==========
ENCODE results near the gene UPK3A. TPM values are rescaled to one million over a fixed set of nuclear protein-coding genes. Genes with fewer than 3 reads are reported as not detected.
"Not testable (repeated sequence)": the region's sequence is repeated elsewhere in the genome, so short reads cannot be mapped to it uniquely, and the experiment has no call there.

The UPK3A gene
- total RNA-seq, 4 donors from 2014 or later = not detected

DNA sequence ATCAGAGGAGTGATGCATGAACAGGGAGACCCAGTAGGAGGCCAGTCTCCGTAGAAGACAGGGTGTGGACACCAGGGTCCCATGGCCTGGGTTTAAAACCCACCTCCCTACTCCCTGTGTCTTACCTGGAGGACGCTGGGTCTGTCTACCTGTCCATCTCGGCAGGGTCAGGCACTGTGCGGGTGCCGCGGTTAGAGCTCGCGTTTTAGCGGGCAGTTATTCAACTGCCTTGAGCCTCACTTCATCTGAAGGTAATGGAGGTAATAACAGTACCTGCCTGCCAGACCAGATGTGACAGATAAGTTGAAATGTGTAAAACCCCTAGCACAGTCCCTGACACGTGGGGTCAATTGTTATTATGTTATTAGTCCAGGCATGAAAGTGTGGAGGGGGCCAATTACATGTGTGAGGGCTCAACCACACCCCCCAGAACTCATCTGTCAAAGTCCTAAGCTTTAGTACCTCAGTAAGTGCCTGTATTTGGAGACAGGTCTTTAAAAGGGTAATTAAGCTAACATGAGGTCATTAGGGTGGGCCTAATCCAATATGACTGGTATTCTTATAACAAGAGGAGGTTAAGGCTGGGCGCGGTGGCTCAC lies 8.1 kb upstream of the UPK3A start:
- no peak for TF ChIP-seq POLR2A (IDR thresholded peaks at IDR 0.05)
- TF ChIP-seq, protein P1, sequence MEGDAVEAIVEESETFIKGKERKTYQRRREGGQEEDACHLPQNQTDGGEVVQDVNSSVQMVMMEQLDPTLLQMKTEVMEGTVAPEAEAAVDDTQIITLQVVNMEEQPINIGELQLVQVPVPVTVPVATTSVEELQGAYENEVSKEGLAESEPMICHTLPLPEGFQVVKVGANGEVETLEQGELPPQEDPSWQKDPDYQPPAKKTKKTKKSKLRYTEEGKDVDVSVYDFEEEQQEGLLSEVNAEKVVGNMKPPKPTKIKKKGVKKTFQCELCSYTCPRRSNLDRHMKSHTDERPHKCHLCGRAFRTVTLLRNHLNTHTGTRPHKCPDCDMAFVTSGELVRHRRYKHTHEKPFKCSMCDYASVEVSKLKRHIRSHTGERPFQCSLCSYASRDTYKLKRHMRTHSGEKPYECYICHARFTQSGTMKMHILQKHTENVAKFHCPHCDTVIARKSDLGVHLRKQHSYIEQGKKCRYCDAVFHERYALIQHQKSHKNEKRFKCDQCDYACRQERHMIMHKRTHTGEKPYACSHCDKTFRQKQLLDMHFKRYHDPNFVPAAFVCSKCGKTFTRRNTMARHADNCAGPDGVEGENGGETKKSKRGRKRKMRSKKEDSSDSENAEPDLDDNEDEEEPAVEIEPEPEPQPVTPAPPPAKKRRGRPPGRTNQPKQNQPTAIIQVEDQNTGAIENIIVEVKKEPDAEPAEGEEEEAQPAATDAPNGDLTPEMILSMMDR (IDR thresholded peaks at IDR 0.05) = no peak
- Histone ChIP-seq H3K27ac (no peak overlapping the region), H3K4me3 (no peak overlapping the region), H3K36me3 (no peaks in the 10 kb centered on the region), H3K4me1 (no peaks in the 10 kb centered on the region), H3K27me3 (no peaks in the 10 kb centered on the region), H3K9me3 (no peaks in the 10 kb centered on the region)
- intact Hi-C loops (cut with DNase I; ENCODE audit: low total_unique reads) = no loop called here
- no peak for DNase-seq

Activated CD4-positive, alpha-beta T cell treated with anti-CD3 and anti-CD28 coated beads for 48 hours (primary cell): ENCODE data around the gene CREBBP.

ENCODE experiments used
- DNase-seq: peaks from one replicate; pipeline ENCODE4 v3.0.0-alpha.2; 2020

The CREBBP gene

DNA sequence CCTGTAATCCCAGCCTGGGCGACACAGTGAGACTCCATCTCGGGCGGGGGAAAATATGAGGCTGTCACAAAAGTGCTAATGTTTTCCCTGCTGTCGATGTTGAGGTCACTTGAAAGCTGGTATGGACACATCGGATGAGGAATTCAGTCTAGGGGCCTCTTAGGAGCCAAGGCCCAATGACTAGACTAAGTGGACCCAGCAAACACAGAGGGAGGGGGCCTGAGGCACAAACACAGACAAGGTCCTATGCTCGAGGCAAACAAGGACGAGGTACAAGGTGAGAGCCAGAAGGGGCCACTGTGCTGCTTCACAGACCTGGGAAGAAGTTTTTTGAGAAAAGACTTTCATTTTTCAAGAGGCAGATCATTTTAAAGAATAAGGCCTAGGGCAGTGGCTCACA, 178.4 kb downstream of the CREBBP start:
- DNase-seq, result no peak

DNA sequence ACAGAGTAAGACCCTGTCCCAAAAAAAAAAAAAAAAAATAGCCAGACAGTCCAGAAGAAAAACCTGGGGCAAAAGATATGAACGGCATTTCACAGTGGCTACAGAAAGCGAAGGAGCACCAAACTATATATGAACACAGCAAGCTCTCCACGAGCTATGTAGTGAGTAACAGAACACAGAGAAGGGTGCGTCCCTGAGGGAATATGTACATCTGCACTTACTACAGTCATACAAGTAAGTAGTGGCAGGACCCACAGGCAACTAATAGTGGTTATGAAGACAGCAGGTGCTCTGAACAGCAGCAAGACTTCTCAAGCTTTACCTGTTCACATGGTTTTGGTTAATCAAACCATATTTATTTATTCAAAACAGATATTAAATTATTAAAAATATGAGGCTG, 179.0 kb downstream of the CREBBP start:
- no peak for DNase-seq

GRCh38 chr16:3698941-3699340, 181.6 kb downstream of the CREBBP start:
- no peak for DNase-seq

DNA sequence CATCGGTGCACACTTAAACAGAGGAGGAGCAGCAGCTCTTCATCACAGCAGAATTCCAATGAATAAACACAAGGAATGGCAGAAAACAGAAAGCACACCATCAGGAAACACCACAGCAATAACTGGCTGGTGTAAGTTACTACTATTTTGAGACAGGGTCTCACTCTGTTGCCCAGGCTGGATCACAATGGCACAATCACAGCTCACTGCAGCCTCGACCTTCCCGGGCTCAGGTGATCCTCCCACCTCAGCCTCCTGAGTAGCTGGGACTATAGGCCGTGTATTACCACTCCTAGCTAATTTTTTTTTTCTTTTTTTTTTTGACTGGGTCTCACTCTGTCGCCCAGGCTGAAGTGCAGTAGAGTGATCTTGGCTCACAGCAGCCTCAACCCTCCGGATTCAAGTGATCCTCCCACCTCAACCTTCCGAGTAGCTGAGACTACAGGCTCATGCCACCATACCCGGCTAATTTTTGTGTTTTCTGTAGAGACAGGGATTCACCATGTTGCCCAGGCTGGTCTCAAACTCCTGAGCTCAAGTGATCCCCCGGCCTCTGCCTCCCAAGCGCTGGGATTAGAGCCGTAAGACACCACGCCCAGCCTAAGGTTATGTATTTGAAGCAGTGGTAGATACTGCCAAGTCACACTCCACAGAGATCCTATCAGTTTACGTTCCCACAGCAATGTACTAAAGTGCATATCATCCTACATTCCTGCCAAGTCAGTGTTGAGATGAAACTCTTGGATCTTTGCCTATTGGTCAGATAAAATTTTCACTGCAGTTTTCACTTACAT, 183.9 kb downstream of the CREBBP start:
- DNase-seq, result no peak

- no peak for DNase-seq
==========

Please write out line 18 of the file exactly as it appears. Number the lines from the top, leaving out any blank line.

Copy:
- no peak for DNase-seq